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Twitter: A Nuclear Testing Site

Twitter: A Nuclear Testing Site image 7936242620 d5c234950f n

Nuclear weapons test in Nevada in 1957 A 37-kiloton balloon shot fired at the Nevada Test Site in 1957. Credit: US Government

In Indiana Jones and the Kingdom of the Crystal Skull, our hero finds himself in a strangely quiet neighborhood.

It looks like people are in the houses watching TV and the kids are playing outside. Upon further investigation they’re only posed mannequins.

For the sake of argument, let’s run with Scott Stratten’s analogy that “automating tweets is like sending a mannequin to a networking event.” That premise accepted, it is my belief that Twitter is in danger of becoming a nuclear test site.

Why? It’s simple. There’s a whole lot of tweets, but not a whole lot of conversation.

I’ve noticed in the past six months or so that while scrolling through the home feed, it’s difficult to find tweets that are candidates for response or retweet.

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I’ve already talked about ways to be retweetable and if you’ve ever seen my feed I am no stranger to telling people to stop tweeting from Facebook.

Although one of the main reasons I don’t retweet Facebook links is that not everyone on Twitter is on Facebook, the problem is bigger. I think people are using cross-posting as a way to make social easy.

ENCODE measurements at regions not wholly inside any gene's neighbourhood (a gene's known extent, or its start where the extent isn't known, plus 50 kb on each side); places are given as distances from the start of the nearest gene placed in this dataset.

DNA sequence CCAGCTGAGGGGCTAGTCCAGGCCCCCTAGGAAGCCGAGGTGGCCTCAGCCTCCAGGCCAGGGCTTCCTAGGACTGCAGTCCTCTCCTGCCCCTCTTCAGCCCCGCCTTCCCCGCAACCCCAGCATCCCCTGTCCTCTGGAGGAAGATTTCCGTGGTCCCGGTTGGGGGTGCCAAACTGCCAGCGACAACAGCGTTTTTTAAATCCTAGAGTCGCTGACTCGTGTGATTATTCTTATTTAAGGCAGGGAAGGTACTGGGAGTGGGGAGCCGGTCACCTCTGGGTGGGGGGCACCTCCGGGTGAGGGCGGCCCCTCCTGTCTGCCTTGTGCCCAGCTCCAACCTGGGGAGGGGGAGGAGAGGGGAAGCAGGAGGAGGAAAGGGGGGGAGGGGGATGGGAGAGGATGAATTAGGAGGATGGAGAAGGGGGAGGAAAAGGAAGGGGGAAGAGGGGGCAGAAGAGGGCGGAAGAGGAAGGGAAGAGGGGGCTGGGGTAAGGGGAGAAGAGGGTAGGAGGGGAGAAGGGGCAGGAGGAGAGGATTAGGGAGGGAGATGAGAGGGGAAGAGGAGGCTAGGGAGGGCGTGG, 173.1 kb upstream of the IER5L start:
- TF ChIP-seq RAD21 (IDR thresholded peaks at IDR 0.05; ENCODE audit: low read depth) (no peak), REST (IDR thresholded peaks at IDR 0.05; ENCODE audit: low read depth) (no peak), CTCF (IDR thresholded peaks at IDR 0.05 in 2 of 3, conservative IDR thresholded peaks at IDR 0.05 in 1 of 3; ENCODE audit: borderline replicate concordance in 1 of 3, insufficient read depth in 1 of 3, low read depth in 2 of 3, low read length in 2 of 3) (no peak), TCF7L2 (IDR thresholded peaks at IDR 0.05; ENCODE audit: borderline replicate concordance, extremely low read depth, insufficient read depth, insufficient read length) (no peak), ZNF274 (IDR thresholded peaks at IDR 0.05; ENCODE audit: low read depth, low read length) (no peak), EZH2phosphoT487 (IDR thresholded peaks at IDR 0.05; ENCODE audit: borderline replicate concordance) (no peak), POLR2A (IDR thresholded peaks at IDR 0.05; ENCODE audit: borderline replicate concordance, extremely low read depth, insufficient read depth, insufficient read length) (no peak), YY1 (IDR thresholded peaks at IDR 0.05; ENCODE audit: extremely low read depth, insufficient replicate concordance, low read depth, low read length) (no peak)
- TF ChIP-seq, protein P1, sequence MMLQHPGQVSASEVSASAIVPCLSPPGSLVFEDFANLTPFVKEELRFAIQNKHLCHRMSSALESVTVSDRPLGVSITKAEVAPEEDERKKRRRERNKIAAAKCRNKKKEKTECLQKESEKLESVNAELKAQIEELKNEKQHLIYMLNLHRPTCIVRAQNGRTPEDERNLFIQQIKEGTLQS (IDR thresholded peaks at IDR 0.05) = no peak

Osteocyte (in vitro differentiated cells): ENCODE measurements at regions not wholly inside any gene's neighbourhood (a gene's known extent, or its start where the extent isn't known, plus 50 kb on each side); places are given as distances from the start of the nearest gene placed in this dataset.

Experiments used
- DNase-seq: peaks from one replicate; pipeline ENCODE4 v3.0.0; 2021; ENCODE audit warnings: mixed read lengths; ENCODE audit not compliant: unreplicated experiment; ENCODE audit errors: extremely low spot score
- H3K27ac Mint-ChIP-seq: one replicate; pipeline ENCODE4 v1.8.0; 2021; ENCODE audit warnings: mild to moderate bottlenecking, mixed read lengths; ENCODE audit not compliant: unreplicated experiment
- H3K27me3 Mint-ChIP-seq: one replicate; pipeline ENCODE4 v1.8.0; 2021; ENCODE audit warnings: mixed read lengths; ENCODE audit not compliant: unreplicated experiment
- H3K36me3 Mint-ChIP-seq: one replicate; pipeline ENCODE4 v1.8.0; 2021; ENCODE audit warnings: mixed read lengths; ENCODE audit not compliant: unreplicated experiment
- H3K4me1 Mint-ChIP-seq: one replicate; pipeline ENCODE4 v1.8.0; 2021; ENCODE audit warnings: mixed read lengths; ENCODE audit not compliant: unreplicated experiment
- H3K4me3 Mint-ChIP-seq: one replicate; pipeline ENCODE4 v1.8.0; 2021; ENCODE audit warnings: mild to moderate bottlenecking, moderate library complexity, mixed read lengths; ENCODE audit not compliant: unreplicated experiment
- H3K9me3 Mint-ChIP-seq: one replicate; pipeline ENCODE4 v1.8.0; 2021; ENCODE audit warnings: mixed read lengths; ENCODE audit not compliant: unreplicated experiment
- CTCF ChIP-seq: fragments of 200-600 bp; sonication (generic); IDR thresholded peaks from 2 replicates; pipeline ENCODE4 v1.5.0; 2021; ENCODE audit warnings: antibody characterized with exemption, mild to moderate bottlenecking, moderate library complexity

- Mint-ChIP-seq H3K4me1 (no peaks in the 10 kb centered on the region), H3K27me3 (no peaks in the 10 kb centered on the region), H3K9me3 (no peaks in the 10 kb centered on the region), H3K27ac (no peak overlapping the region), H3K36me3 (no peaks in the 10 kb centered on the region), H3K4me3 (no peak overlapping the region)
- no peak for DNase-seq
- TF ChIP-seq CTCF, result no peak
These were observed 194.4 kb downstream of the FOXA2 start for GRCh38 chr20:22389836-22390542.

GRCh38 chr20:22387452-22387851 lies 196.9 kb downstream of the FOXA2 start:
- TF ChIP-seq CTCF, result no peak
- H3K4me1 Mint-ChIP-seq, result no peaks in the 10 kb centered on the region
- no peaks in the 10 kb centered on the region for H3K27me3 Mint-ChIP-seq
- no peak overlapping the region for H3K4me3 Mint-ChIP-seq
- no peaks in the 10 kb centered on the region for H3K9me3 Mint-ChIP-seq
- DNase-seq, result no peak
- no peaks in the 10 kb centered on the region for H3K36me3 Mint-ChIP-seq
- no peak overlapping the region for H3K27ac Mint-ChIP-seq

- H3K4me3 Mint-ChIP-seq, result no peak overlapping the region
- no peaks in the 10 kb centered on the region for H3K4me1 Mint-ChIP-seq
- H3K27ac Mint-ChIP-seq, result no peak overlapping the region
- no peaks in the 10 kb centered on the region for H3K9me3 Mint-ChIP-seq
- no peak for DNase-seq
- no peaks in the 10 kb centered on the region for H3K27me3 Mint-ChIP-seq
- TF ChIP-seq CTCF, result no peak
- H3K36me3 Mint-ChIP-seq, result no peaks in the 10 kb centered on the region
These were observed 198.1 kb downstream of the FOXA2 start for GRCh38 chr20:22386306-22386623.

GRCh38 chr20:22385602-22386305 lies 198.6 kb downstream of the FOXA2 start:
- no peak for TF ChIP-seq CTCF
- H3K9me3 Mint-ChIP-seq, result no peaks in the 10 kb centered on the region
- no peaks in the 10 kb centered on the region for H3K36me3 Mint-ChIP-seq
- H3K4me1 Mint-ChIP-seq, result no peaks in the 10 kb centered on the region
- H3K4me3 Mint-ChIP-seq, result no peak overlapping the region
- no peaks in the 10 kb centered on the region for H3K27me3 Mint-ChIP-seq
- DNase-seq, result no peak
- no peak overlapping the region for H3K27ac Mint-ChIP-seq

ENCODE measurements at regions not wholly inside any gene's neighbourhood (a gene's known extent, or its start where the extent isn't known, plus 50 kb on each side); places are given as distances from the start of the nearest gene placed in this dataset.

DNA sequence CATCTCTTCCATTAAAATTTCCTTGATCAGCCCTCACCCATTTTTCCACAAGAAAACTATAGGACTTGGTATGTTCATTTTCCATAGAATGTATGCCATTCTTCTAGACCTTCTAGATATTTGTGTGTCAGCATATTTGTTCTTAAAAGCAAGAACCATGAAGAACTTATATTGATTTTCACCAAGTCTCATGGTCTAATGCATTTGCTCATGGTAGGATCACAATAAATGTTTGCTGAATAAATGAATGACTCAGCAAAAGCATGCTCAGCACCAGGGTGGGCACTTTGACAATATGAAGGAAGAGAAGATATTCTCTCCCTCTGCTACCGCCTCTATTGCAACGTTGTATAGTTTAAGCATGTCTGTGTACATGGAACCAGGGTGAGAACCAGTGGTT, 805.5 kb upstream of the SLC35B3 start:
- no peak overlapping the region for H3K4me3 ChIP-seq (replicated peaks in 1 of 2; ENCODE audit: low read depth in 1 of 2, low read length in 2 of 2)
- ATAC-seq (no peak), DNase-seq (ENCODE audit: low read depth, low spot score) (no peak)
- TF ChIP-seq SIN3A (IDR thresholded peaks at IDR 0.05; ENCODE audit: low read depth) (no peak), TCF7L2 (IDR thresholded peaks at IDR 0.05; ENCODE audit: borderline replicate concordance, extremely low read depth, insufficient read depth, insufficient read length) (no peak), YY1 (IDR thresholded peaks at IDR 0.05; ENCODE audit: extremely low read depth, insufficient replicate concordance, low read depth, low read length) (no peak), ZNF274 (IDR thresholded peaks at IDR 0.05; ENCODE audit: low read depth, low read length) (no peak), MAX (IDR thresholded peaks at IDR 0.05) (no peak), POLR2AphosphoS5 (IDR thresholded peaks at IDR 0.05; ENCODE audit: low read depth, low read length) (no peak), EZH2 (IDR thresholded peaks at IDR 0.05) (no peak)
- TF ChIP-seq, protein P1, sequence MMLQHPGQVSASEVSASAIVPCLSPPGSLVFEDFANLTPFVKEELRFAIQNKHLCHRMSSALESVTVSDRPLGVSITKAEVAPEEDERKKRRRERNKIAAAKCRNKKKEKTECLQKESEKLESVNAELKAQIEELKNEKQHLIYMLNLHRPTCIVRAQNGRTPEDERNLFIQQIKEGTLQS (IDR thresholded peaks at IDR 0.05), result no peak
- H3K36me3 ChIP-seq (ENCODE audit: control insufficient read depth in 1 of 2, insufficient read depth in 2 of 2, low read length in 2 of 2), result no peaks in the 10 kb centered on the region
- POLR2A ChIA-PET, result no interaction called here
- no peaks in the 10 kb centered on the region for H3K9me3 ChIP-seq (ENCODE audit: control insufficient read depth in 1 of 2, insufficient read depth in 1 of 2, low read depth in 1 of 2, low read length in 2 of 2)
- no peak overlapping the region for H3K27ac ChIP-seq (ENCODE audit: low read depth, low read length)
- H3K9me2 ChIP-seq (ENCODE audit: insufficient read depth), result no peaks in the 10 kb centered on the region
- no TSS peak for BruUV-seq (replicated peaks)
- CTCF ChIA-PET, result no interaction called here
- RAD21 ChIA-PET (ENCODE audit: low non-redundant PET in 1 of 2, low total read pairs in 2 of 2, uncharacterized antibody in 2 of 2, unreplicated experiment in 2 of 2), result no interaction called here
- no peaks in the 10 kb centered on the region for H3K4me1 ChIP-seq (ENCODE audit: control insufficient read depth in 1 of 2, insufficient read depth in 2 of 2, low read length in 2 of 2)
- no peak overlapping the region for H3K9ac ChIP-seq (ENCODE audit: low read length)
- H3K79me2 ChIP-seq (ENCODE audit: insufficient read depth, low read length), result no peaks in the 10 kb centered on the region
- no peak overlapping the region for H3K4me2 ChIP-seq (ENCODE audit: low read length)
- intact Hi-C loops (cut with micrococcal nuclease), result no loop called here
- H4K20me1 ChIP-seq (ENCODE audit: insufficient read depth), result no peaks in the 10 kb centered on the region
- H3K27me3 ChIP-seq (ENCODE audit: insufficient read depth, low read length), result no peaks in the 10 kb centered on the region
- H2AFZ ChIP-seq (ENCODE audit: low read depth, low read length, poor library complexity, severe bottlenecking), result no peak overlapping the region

I tweeted to a local car dealership two weeks ago. No response. Not surprisingly, their tweets were “posted” from Facebook.

At best “tweeting from Facebook” is bad form. But if you never come back to Twitter to see if anyone responded, then why are you even on Twitter? Keeping up an appearance with no engagement is like living a lie.

Sure, you can maintain Twitter in just five minutes a day, but if you spend the time, you will see the benefit.

Facebook isn’t the only culprit by any stretch of the imagination. We all tweet with some degree of frequency our foursquare and yelp checkins, Instagram photos, and Pinterest posts.

Be intentional. Choose which Instagram shot you want to share with your following. Post some (not all) of your check-ins and make them count. Tweet out a link to your new Pinterest board. Mix it up. Be interesting.

Be Present. Spend more time reading and responding to tweets from your home feed than posting about yourself.

Just like the fake neighborhood in Indiana Jones, the infrastructure is there for our habitation and enjoyment. Whether or not we use it to build community, is up to us.

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  1. Thanks for sharing this article.

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